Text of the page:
Thursday, December 1, 2016

1) Papuan Leaders Tell Pro-Independence Activists to Trust Jokowi Administration

2) NZ MPs among those sending message of hope for Papuans

1) Papuan Leaders Tell Pro-Independence Activists to Trust Jokowi Administration
By : Alin Almanar | on 11:09 PM December 01, 2016

Police disperse a demonstration by the Papuan Students Alliance and the Indonesian Front for West Papua in Central Jakarta on Thursday (01/12). Protesters are demanding the government to hold a referendum for Papuan independence. (Antara Photo/Juan Ferdinand)

Jakarta. A protest in support of Papua's independence in Jakarta on Thursday (01/12) ended up with the police beating up the protesters and drew criticism from fellow Papuans, who called on the demonstrators to heed efforts by the government to speed up development in Indonesia's easternmost province.
The protest was the latest in a string of demonstrations recent years that saw authorities repressing protesting Papuans in various parts of the country as decades-old insurgencies in the province showed no signs of abating.
Around 100 Papuans joined the pro-independence rally at the Hotel Indonesia traffic circle to celebrate the Free West Papua Movement's anniversary.

The Indonesian government claims it has been intensifying efforts to ease tension in Papua by starting a number of infrastructure projects to boost economy in the island.
But many Papuans say the developmental approach could barely address the root causes of injustice in the province, which has led to rampant cases of human rights abuses.
Hours after Thursday's demonstration, senior Papuan leaders in Jakarta called on the protesters to calm down, saying President Joko "Jokowi" Widodo's administration has been doing its best to find a solution for Papua.

"The government is trying to understand the conditions in Papua while at the same time carrying out those development programs," Nico Yarangga said. "Maybe the protesters have yet to see the results as the programs are still underway."
Police prevented dozens of Papuans from marching from the busy Hotel Indonesia traffic circle in the city center to the Presidential Palace. The police fired water cannons at the protesters before taking some of them to their headquarters.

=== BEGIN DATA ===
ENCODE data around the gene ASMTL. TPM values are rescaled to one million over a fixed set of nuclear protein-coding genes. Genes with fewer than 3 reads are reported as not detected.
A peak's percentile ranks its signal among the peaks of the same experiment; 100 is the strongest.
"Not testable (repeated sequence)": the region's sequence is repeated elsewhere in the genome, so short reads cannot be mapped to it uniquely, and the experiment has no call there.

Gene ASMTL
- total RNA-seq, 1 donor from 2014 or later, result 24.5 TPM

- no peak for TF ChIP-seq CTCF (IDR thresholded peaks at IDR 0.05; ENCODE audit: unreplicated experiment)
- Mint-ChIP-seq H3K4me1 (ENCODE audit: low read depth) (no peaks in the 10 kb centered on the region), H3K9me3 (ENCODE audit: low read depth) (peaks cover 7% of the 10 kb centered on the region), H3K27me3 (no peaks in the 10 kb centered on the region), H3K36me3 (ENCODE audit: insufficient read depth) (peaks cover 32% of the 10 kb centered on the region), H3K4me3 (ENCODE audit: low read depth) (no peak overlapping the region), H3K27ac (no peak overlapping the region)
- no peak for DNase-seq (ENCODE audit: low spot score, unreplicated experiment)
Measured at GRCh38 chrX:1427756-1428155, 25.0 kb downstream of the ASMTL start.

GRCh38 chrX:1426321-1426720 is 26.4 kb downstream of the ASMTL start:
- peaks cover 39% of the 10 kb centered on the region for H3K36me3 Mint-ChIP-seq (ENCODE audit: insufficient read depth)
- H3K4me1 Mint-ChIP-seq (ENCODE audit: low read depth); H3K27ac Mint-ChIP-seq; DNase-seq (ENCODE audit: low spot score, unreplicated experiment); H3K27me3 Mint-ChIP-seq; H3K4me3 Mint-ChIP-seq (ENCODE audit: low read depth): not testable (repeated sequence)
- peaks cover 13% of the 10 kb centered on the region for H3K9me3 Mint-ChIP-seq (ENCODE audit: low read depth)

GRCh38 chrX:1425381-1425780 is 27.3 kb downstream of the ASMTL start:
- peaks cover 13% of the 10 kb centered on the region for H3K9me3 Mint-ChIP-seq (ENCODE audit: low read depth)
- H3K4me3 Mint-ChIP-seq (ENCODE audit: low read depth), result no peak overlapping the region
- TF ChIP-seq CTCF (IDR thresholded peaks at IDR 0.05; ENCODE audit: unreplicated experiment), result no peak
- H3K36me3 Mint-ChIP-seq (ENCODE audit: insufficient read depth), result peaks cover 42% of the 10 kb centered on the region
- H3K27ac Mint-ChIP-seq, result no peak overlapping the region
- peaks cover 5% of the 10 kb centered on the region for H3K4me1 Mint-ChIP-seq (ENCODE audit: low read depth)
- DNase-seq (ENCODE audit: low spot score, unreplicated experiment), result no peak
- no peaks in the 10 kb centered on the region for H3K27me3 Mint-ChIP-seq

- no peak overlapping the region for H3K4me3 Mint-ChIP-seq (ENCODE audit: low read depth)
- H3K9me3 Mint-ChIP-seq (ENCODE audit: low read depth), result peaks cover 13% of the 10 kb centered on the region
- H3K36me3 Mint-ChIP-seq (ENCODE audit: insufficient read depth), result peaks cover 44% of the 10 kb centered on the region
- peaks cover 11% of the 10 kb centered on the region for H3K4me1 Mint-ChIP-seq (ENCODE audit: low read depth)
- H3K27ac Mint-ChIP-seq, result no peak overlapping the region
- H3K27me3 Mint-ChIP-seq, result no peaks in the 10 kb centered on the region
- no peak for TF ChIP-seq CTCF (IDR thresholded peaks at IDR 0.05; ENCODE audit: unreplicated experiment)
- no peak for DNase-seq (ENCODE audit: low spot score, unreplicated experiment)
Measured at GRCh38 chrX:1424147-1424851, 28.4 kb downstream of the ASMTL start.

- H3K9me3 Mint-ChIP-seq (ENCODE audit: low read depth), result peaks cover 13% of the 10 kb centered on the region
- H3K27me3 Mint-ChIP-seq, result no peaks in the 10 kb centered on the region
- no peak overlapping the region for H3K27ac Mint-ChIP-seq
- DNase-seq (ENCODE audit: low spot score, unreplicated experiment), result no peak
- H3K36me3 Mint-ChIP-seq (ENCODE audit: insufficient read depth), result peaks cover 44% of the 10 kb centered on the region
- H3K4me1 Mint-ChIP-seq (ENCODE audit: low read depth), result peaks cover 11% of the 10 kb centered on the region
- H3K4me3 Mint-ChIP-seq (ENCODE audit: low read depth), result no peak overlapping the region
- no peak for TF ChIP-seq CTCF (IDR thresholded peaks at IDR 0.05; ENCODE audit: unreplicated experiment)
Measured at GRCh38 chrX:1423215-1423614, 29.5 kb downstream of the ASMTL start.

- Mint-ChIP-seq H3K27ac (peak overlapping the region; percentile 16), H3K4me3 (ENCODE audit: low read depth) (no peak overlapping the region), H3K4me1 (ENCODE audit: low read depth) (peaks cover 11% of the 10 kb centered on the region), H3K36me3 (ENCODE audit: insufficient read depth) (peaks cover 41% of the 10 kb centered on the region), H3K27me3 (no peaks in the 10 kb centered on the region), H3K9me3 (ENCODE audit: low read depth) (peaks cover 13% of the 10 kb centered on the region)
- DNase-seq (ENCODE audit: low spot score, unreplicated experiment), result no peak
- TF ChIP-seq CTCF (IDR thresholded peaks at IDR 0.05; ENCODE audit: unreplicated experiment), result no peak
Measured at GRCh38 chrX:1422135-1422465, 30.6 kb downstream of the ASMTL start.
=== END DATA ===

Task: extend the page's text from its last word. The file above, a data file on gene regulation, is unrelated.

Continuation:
Protesters wore Morning Star headscarfs, the banned symbol of the Papuan independence movement, prompting police to move against them.

"We brought them into custody because they were wearing accessories that are an insult to the state," Supt. Hendy Kurniawan of the Jakarta Police told reporters after the demonstration.
Papuan insurgents have long protested against a UN-backed referendum in 1969 that saw Papua becoming part of Indonesia, saying it was rigged. They have complained the central government has since given the resource-rich region an unfair share of the state's wealth.
"There will always be insurgencies if Papuans are hungry. But they will calm down if they are happy. And what the government is doing now is trying to make them happy," Nico's colleague, Max, told the Jakarta Globe.


2) NZ MPs among those sending message of hope for Papuans
7:23 pm on 1 December 2016

New Zealand MPs were among those demonstrating today in cities across the country to raise the West Papuan nationalist flag.

t's 55 years since the Papuan Morning Star flag was first flown officially when the indigenous people of the former Dutch New Guinea declared independence.
However 1961's declaration was soon eclipsed by a US-brokered agreement between the Dutch and Jakarta which paved the way for an Indonesian takeover.
The Morning Star was subsequently banned in Indonesia, but each year on December 1st rallies around the world mark this anniversary in support of Papuans by raising the Morning Star.

Up to 20 New Zealand MPs are involved in ongoing West Papua soldarity activities, having voiced concern about human rights abuses in the Indonesian-ruled region.
Half a dozen of them were present to hold the Morning Star at today's demonstration outside parliament.
Global Morning Star flag raising events are also taking place today cross Australia, Britain, South Africa, Ghana, Malawi, Nigeria and elsewhere.
In Wellington, on the steps of the New Zealand parliament, the Greens MP Catherine Delahunty conveyed a message of hope to Papuans.
"People of West Papua who are not allowed to raise their own flag, all over the world today we say to them do not give up hope. Merdeka! Freedom! Solidarity with West Papua."
The MPs gathered to raise the Morning Star in the capital today say Papuans should be able to raise their flag without fear of imprisonment.
Meanwhile, civil society groups planning to demonstrate in Indonesia's capital Jakarta today to raise West Papua's nationalist flag have been warned they face arrest.
And in Papua itself, in recent days, security forces had launched crackdowns in some towns in the region in anticipation of December 1st rallies.


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